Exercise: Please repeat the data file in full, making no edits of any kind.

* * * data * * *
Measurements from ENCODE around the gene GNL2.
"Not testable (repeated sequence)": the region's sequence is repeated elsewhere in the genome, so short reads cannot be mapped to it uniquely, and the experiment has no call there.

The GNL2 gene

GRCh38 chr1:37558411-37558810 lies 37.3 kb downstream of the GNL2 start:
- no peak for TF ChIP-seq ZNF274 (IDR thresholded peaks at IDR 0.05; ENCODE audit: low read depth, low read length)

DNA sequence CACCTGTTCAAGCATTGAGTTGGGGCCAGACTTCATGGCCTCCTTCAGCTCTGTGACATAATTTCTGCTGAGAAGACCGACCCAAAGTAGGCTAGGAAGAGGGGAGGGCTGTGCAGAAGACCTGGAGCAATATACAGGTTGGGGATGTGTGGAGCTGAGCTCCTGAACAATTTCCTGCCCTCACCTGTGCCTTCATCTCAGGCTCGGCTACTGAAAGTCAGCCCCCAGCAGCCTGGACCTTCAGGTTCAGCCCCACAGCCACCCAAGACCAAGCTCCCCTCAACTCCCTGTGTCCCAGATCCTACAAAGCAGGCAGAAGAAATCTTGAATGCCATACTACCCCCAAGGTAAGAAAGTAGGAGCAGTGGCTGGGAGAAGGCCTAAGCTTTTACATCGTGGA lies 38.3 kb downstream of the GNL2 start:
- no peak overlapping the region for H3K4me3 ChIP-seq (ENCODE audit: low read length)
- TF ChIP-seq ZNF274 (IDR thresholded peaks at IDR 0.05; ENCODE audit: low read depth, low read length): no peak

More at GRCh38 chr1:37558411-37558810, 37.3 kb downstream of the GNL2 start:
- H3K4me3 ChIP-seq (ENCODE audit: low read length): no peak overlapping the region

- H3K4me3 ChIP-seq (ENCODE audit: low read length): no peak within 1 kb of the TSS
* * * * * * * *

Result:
Measurements from ENCODE around the gene GNL2.
"Not testable (repeated sequence)": the region's sequence is repeated elsewhere in the genome, so short reads cannot be mapped to it uniquely, and the experiment has no call there.

The GNL2 gene

GRCh38 chr1:37558411-37558810 lies 37.3 kb downstream of the GNL2 start:
- no peak for TF ChIP-seq ZNF274 (IDR thresholded peaks at IDR 0.05; ENCODE audit: low read depth, low read length)

DNA sequence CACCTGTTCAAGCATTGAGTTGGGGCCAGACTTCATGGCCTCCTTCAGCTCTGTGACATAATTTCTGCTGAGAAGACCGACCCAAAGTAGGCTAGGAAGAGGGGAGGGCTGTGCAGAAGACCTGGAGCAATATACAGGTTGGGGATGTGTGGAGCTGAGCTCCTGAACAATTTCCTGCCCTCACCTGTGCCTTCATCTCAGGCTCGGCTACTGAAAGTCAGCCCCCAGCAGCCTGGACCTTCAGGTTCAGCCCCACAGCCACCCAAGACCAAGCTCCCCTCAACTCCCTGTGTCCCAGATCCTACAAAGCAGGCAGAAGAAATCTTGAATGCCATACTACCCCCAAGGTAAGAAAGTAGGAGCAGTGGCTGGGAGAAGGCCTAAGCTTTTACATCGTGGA lies 38.3 kb downstream of the GNL2 start:
- no peak overlapping the region for H3K4me3 ChIP-seq (ENCODE audit: low read length)
- TF ChIP-seq ZNF274 (IDR thresholded peaks at IDR 0.05; ENCODE audit: low read depth, low read length): no peak

More at GRCh38 chr1:37558411-37558810, 37.3 kb downstream of the GNL2 start:
- H3K4me3 ChIP-seq (ENCODE audit: low read length): no peak overlapping the region

- H3K4me3 ChIP-seq (ENCODE audit: low read length): no peak within 1 kb of the TSS